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Explaining the Cellphone User in the 1928 "Circus" Premiere Footage

By Christopher Campbell | Spout October 26, 2010 at 7:07AM

In what seems to be the greatest potential real time-traveler mystery since John Titor, indie filmmaker George Clarke ("Battle of the Bone") has noticed a person seemingly talking on a cellphone at the 1928 premiere of Charlie Chaplin's "The Circus." Clark has shown the footage to hundreds of people and now shares it on YouTube with the strange shot in question zoomed in, slowed down and repeated over and over. The only thing missing is a narration saying something to the effect of "back and to the left."
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In what seems to be the greatest potential real time-traveler mystery since John Titor, indie filmmaker George Clarke ("Battle of the Bone") has noticed a person seemingly talking on a cellphone at the 1928 premiere of Charlie Chaplin's "The Circus." Clark has shown the footage to hundreds of people and now shares it on YouTube with the strange shot in question zoomed in, slowed down and repeated over and over. The only thing missing is a narration saying something to the effect of "back and to the left."

Clarke's main explanation for the person's actions -- talking while holding something to his/her ear and mouth -- is that this is not only the use of a cellphone in 1928, but it must be a time traveler. Of course, it would almost make more sense for someone in 1928 to have invented an early sort of mobile phone than for a person to both travel through time and be able to get reception, whether in that year or through some trans-dimensional frequency a la the movie "Frequency."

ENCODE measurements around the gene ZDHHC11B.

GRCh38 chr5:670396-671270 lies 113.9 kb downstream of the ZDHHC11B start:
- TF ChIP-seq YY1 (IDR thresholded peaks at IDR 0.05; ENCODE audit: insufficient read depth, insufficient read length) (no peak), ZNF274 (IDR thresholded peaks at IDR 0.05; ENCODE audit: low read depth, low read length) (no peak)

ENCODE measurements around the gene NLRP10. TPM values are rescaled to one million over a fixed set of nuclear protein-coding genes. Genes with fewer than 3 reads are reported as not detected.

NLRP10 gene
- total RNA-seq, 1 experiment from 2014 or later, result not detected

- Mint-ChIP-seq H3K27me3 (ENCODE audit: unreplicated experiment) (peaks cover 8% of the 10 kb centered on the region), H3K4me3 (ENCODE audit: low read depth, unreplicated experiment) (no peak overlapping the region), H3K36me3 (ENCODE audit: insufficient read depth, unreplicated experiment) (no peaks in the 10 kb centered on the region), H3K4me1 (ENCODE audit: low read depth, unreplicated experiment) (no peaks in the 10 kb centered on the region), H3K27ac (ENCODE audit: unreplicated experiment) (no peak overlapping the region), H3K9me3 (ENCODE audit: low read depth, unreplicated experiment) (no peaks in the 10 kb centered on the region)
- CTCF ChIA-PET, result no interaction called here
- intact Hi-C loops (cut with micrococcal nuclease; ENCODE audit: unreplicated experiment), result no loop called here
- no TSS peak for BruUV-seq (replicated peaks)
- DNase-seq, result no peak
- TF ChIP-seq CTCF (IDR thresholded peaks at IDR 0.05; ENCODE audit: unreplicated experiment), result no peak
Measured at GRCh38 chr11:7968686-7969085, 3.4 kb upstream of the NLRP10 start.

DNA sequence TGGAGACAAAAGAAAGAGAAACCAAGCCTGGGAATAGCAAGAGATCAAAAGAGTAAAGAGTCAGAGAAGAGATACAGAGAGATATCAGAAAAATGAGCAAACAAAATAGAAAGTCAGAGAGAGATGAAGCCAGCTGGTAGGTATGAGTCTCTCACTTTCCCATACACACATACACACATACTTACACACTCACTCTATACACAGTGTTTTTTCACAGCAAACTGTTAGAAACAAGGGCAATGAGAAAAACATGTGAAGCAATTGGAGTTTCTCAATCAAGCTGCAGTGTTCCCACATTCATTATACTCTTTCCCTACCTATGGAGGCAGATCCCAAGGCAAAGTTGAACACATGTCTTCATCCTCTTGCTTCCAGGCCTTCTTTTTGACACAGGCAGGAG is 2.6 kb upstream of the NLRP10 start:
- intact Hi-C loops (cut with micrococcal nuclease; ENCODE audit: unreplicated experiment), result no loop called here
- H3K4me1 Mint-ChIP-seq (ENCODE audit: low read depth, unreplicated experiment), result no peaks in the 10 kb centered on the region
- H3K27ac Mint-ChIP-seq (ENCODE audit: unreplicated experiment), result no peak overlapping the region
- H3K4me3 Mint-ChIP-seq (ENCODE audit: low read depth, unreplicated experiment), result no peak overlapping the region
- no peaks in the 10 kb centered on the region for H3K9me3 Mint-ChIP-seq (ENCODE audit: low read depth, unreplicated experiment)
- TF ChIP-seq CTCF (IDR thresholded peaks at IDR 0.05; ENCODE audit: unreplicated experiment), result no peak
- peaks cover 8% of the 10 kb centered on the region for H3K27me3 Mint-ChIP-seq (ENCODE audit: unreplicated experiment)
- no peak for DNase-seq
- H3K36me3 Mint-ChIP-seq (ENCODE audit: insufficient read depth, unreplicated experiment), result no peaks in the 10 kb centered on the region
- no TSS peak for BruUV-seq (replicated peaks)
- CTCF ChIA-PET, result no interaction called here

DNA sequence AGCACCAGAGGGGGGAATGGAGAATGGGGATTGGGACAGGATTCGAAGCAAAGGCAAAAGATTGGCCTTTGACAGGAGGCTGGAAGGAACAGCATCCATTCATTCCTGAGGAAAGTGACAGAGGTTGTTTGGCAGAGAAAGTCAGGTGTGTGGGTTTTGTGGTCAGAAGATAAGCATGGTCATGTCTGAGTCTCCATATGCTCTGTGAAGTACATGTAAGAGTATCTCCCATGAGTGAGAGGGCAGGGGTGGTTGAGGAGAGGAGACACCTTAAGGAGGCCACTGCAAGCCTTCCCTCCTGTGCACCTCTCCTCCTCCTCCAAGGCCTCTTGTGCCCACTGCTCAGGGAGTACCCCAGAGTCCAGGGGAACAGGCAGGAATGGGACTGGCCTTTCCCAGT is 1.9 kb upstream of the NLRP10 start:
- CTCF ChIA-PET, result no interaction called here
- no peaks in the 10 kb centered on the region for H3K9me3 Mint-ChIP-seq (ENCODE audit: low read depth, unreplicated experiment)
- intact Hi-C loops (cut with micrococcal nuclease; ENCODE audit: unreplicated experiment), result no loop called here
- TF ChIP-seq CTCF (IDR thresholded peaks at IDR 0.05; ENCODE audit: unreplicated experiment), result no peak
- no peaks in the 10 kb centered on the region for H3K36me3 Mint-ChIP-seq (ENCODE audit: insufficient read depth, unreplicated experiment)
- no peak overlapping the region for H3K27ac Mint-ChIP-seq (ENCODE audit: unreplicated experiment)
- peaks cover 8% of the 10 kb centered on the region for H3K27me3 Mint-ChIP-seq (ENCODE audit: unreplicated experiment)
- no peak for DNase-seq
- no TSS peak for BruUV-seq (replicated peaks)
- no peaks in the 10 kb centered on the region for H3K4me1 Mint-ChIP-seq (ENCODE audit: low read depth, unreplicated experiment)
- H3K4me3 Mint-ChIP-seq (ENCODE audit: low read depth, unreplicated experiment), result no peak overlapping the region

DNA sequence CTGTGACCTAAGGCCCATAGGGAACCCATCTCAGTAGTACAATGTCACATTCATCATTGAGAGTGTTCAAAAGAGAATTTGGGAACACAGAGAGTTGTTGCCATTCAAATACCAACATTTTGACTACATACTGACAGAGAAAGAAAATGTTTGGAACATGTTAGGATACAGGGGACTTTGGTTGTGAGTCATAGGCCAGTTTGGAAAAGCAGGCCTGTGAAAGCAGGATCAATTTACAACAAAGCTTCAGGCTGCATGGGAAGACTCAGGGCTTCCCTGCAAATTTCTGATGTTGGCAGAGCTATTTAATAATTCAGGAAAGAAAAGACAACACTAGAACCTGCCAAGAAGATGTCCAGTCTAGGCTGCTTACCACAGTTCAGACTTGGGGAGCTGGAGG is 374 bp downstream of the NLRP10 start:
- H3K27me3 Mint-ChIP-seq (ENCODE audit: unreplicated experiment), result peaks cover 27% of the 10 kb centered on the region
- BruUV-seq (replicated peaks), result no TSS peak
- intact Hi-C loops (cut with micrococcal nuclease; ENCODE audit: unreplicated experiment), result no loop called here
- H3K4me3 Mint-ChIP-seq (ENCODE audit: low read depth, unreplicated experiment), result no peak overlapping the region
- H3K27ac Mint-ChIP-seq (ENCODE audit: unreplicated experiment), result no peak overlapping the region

Then again this could just be some crazy person talking to her dead husband via a magic piece of wood (as Monika Bartyzel at Cinematical suggests.) Similarly, Film Drunk's Vince Mancini says the person looks just like the crazy hobos in his neighborhood talking into imaginary phones). Clarke is clearly just using this crank-as-curiosity for personal and professional gain, right?

Brad Brevet at Rope of Silicon thinks it might just be an old-timey hearing aid and links to a possible device available at the time. Other more believable explanations read around the web include that this woman is shielding her eyes from the sun or the camera, and then there's the totally plausible reasoning that she was smacked in the face by her husband and is holding the pained area. We could be logical about this and come up with other possibilities, or we can have fun with it.

It's interesting that this is coming out (thanks in part to Roger Ebert) during the 25th anniversary festivities for "Back to the Future" and the release of that film's Blu-ray. Oh, and Keanu Reeves and Alex Winter were seen together last night! Perhaps this is all just viral promotion for the possible third "Bill and Ted" movie? Maybe in this installment the boys use a cellphone to dial into the circuits of history (or whatever it was they did with the phone booth).

As we saw with "Freaked" (what, you missed it? shame on you), Winter has some interest in circuses -- or at least freak shows. My guess is that that person in the old film clip is in fact Winters. There, mystery solved.

Also, if this story and the circulation of the video ends up benefiting anyone or anything, hopefully it's the film itself. "The Circus" is one of the best silent comedies of all time. Let's all take a minute and watch the classic funhouse scene once again:


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This article is related to: Home Video





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